American documentary photographer, Carol Highsmith, is suing stock image libraries giant Getty Images and its subsidiaries Alamy and PicScout for $1bn (£760m) for demanding payments for the use of photographs they did not own the rights to.
Carol Highsmith who has been described as being "America's Photographer" has been chronicling the USA by taking photographs showing people and places in the US. Her work, in the form of a photograph of Jefferson Memorial, was selected by the U.S. Postal Service for its Priority Mail stamp with over one hundred million stamps being the image being produced.
Since 1992 Ms Highsmith has donated many of her images to the Library of Congress for the general public to use asking only in return for use that she be credited with taking the pictures.
Ironically, Highsmith was made aware of the infringement by Getty after Licence Compliance Services (LCS) a body working on behalf of Getty and Alamy, sent a letter to This is America! Foundation, a non-profit organisation set up by Ms Highsmith, demanding that it pay a $120 fee for displaying one of Highsmith's photographs on, what is effectively Ms Highsmith's own website.
On receipt of the letter Highsmith provided proof that she was in fact the author and owner of the photograph. Unsurprisingly, LCS decided to close the case against her.
Despite LCS acknowledging this mistake, Getty and Alamy persisted on showcasing Highsmith's photographs on their website and continued offering them for sale until the lawsuit was filed on 25 July 2016.
The documents filed by Highsmith's lawyers state that, "The Defendants have apparently misappropriated Ms Highsmith's generous gift to the American people."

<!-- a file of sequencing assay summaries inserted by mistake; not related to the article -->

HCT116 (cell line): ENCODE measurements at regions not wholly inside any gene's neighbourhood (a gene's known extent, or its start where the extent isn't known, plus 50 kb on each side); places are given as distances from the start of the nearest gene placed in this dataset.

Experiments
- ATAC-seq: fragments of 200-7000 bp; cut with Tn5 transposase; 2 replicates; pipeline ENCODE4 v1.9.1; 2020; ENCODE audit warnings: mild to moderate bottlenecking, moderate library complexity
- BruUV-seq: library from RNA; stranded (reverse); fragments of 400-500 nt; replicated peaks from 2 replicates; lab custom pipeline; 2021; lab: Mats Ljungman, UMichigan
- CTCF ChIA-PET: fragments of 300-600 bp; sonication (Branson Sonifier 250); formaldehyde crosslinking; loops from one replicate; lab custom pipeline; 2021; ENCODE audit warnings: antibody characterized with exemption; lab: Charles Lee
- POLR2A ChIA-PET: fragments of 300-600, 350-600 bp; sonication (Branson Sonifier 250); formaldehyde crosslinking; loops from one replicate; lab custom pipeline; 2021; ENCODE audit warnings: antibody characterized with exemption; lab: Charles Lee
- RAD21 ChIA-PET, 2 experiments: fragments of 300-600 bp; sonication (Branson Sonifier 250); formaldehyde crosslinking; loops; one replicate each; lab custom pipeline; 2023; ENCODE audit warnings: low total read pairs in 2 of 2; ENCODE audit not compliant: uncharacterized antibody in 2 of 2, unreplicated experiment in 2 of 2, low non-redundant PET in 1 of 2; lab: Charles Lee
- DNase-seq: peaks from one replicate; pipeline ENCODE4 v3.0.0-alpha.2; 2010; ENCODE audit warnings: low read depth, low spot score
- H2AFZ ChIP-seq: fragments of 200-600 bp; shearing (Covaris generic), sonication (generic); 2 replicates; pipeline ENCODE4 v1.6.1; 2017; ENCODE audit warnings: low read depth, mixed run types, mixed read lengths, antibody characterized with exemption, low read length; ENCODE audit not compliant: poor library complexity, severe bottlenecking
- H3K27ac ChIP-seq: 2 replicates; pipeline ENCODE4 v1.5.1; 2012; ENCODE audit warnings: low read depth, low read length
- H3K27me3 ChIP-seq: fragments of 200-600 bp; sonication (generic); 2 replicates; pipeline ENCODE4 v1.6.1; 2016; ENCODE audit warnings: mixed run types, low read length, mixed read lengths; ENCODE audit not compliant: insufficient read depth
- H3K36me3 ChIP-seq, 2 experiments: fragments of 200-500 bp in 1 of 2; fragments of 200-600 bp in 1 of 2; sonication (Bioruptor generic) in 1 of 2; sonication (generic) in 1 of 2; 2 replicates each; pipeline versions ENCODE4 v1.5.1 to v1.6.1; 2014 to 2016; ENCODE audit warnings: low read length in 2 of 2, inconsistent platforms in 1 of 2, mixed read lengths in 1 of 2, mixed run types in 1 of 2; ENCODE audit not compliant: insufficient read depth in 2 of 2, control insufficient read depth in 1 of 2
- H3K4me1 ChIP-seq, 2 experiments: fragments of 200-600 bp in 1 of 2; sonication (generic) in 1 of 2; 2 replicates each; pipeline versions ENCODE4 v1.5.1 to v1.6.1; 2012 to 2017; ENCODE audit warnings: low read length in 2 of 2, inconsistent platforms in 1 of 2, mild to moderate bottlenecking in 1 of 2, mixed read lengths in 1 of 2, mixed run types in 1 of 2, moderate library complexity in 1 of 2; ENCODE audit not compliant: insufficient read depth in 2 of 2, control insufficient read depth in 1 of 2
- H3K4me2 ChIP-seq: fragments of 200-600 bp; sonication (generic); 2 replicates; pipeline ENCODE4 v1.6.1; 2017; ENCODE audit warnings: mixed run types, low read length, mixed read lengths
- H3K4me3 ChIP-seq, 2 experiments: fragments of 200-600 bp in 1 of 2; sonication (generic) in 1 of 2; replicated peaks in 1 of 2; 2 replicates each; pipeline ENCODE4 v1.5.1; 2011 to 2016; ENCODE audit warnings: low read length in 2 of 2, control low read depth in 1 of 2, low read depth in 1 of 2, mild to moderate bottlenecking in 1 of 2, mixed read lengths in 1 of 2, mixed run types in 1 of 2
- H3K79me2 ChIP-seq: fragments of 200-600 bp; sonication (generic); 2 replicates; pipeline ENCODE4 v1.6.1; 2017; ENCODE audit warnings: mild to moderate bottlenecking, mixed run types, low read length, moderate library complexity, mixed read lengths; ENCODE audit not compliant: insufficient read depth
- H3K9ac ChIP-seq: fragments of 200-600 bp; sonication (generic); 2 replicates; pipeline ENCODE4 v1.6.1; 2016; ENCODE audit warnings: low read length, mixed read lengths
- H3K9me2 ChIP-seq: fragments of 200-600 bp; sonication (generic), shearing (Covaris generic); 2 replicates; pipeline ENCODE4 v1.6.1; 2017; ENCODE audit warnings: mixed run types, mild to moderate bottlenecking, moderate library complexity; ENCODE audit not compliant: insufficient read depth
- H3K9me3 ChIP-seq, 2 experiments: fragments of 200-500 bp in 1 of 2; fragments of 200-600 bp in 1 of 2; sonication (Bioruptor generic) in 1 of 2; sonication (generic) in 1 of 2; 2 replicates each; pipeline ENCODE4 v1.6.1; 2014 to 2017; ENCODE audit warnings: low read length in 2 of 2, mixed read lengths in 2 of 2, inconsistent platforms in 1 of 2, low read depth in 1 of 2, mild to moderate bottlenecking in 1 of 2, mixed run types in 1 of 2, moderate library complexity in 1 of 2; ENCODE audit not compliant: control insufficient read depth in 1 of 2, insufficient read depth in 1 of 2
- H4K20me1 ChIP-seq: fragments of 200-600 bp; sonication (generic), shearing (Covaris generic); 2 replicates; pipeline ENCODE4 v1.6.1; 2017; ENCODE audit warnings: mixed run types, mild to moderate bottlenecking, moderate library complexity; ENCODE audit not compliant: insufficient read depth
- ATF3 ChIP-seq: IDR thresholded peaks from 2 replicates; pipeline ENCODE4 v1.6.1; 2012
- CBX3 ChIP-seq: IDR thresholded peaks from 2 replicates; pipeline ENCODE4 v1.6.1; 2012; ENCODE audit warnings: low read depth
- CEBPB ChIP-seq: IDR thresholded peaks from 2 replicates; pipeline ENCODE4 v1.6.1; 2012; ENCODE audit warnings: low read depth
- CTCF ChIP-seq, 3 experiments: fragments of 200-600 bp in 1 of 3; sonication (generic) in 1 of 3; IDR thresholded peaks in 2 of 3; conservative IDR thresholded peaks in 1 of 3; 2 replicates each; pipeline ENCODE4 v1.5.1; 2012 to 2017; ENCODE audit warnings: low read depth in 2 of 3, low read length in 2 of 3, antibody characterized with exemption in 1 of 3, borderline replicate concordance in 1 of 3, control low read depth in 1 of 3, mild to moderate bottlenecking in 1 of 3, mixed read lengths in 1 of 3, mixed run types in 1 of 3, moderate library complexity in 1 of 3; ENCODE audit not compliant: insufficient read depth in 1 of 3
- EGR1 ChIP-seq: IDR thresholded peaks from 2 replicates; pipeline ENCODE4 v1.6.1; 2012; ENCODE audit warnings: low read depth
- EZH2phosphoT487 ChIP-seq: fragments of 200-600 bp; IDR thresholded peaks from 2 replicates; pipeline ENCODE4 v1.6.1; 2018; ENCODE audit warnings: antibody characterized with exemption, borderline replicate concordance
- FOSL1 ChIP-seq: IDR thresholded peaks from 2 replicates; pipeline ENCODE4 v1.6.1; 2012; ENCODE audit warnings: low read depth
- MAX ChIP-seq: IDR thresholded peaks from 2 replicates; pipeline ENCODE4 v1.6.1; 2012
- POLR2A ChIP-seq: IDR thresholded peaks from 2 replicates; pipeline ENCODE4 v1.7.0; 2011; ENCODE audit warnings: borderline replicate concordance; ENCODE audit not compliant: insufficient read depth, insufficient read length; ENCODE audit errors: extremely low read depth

"The Defendants are not only unlawfully charging licensing fees to people and organisations who were already authorised to reproduce and display the donated photographs for free, but are falsely and fraudulently holding themselves out as the exclusive copyright owner (or agents thereof), and threatening individuals and companies with copyright infringement lawsuits that the Defendants could not actually lawfully pursue."
Getty responded to the claim by stating that, they are reviewing the complaint and that it believes that "… it [the claim] is based on a number of misconceptions, which we hope to rectify with the plaintiff as soon as possible. If that is not possible, we will defend ourselves vigorously."
It added that, "LCS works on behalf of content creators and distributors to protect them against the unauthorized use of their work. In this instance, LCS pursued an infringement on behalf of its customer, Alamy. Any enquiries regarding that matter should be directed to Alamy."
Why is the claim for $1Billion?
Highsmith discovered Getty was apparently "representing" more than 18,000 of her images through the Alamy agency. In the lawsuit, she alleges that Getty has grossly misused 18,755 of these photographs by charging a fee for the use of the images meaning that the claim is worth the huge sum.
This is not the first time that Getty has been threatened with legal proceedings in similar circumstances. In 2014, photographer David Morel was awarded $1.2m in damages after a federal jury found that Getty and AFP wilfully violated Morel's copyright by uploading eight exclusive news images to their website depicting the aftermath of the 2010 Haiti earthquake. They offered these images for sale and distributed them without his permission.in: Case Law, Copyright, EU/International, News